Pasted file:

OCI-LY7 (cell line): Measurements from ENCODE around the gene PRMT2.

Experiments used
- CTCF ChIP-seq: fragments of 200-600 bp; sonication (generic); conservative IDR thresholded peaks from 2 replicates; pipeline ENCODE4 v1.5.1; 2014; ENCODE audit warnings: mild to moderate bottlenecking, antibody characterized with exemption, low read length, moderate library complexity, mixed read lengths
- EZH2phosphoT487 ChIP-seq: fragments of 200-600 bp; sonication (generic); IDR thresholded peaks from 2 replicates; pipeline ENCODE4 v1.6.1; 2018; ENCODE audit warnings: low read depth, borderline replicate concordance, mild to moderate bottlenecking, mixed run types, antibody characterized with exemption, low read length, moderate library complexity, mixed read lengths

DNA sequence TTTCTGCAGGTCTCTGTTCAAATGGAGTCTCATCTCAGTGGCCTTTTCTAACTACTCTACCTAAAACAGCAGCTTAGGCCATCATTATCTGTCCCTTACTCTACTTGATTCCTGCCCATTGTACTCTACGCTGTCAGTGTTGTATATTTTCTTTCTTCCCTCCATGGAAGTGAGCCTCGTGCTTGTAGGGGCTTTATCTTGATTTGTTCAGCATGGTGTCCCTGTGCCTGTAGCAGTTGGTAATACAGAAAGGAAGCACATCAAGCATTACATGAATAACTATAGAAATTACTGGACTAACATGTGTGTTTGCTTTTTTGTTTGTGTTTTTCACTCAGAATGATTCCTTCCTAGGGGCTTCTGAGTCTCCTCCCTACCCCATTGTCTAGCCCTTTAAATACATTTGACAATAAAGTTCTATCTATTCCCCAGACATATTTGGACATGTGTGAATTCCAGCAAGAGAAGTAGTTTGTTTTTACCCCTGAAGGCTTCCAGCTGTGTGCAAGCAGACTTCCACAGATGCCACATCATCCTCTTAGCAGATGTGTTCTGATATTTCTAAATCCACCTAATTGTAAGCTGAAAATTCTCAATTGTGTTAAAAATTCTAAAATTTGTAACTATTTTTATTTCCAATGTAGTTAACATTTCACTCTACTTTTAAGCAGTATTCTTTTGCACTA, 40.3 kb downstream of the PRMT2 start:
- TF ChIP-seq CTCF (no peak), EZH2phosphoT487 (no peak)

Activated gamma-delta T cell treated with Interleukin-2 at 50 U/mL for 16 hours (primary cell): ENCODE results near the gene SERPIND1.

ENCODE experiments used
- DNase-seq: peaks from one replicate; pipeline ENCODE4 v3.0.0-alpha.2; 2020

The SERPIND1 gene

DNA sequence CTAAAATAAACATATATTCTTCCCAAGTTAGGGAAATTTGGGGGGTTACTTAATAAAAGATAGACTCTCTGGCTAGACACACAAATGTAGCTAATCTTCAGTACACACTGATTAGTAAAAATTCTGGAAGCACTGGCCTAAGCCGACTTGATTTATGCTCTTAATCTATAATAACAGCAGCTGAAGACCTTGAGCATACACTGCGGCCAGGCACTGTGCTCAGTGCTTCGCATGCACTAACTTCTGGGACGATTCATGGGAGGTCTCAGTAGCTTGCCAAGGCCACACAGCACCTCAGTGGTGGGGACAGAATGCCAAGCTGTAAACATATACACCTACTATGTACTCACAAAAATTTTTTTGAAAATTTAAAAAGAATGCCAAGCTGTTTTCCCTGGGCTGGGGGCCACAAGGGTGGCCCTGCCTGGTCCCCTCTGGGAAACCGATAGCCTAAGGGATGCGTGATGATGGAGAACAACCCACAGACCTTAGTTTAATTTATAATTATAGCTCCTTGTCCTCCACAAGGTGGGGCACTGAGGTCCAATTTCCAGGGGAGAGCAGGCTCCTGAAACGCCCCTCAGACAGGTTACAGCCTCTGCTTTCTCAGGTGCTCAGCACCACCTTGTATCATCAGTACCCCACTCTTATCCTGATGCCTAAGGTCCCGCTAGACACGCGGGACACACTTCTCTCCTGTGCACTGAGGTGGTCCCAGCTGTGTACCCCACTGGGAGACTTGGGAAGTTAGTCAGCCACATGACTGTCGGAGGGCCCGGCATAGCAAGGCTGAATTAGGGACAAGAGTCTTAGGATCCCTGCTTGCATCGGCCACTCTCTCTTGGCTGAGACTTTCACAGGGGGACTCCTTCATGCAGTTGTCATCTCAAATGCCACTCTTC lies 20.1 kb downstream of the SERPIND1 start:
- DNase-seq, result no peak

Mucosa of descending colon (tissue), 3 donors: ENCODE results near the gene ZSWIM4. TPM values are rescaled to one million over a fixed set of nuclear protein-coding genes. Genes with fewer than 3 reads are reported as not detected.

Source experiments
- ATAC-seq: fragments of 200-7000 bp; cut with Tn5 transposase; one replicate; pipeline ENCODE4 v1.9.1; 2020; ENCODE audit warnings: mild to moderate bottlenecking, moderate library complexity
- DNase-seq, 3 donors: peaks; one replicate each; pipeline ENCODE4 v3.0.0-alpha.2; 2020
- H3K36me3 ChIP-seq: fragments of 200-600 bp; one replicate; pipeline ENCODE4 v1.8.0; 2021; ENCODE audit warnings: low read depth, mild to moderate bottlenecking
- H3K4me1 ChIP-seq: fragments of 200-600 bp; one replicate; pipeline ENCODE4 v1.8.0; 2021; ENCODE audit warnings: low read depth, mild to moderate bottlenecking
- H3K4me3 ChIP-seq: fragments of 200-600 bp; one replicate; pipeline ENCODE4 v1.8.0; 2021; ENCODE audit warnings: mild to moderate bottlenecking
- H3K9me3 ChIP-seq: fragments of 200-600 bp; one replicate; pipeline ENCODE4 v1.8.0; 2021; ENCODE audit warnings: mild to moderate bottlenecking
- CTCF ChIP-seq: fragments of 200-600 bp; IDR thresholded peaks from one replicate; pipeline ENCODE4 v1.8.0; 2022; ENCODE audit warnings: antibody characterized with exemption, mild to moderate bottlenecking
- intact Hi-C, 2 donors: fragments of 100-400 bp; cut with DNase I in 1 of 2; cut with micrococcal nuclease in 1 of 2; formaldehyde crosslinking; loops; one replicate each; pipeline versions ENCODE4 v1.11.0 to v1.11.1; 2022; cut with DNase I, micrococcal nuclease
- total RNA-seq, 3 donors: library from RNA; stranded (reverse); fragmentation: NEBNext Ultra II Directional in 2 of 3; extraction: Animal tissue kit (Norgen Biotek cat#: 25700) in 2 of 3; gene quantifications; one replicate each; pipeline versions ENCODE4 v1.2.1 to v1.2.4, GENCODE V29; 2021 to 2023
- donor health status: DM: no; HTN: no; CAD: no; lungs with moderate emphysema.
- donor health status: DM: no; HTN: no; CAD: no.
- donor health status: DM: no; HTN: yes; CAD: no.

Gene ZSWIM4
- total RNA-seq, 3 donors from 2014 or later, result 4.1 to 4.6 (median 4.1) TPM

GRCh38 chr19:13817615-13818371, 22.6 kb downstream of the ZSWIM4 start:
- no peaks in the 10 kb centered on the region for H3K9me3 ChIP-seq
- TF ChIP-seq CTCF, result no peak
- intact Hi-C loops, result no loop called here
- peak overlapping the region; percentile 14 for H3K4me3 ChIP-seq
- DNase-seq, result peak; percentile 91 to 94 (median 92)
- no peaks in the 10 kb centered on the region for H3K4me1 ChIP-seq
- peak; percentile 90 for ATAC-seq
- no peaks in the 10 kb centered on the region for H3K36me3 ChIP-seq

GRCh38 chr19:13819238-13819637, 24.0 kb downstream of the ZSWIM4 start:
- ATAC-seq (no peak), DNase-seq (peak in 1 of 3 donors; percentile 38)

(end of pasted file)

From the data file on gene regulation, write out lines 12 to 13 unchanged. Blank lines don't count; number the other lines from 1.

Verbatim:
- DNase-seq, result no peak

Mucosa of descending colon (tissue), 3 donors: ENCODE results near the gene ZSWIM4. TPM values are rescaled to one million over a fixed set of nuclear protein-coding genes. Genes with fewer than 3 reads are reported as not detected.